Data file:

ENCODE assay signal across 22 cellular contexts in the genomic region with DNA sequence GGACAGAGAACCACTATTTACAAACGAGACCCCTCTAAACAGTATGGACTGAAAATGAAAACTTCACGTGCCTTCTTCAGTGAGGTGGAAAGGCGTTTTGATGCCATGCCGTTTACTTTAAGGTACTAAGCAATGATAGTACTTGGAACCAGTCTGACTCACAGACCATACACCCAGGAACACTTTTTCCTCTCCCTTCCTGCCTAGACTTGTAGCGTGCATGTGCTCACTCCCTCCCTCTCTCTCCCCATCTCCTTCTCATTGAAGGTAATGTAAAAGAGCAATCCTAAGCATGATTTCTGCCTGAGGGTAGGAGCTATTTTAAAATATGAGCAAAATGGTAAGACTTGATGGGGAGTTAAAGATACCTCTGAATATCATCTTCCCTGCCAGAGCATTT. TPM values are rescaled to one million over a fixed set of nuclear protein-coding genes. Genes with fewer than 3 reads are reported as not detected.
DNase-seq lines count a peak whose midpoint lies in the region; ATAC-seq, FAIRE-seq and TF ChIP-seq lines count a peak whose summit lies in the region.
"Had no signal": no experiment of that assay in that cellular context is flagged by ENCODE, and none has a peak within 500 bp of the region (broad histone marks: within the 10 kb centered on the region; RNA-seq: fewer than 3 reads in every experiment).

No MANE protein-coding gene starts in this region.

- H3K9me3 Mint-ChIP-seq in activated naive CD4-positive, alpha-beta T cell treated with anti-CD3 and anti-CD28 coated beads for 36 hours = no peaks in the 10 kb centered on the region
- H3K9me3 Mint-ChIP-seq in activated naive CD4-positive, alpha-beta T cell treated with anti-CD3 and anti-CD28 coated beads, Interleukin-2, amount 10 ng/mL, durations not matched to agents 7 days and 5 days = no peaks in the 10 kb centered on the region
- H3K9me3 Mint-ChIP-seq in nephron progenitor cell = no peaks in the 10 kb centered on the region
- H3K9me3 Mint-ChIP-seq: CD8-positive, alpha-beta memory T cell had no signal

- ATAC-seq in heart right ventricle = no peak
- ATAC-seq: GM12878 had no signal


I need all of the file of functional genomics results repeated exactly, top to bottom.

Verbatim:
ENCODE assay signal across 22 cellular contexts in the genomic region with DNA sequence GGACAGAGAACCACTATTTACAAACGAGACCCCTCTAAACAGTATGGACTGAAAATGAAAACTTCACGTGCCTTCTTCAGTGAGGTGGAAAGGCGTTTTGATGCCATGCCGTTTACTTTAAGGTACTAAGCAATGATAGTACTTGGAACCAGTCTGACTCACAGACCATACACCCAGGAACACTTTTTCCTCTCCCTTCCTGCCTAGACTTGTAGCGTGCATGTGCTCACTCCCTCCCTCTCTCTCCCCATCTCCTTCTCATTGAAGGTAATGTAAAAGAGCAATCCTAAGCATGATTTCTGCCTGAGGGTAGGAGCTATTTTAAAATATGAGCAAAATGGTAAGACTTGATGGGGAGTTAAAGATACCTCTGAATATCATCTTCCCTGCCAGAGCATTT. TPM values are rescaled to one million over a fixed set of nuclear protein-coding genes. Genes with fewer than 3 reads are reported as not detected.
DNase-seq lines count a peak whose midpoint lies in the region; ATAC-seq, FAIRE-seq and TF ChIP-seq lines count a peak whose summit lies in the region.
"Had no signal": no experiment of that assay in that cellular context is flagged by ENCODE, and none has a peak within 500 bp of the region (broad histone marks: within the 10 kb centered on the region; RNA-seq: fewer than 3 reads in every experiment).

No MANE protein-coding gene starts in this region.

- H3K9me3 Mint-ChIP-seq in activated naive CD4-positive, alpha-beta T cell treated with anti-CD3 and anti-CD28 coated beads for 36 hours = no peaks in the 10 kb centered on the region
- H3K9me3 Mint-ChIP-seq in activated naive CD4-positive, alpha-beta T cell treated with anti-CD3 and anti-CD28 coated beads, Interleukin-2, amount 10 ng/mL, durations not matched to agents 7 days and 5 days = no peaks in the 10 kb centered on the region
- H3K9me3 Mint-ChIP-seq in nephron progenitor cell = no peaks in the 10 kb centered on the region
- H3K9me3 Mint-ChIP-seq: CD8-positive, alpha-beta memory T cell had no signal

- ATAC-seq in heart right ventricle = no peak
- ATAC-seq: GM12878 had no signal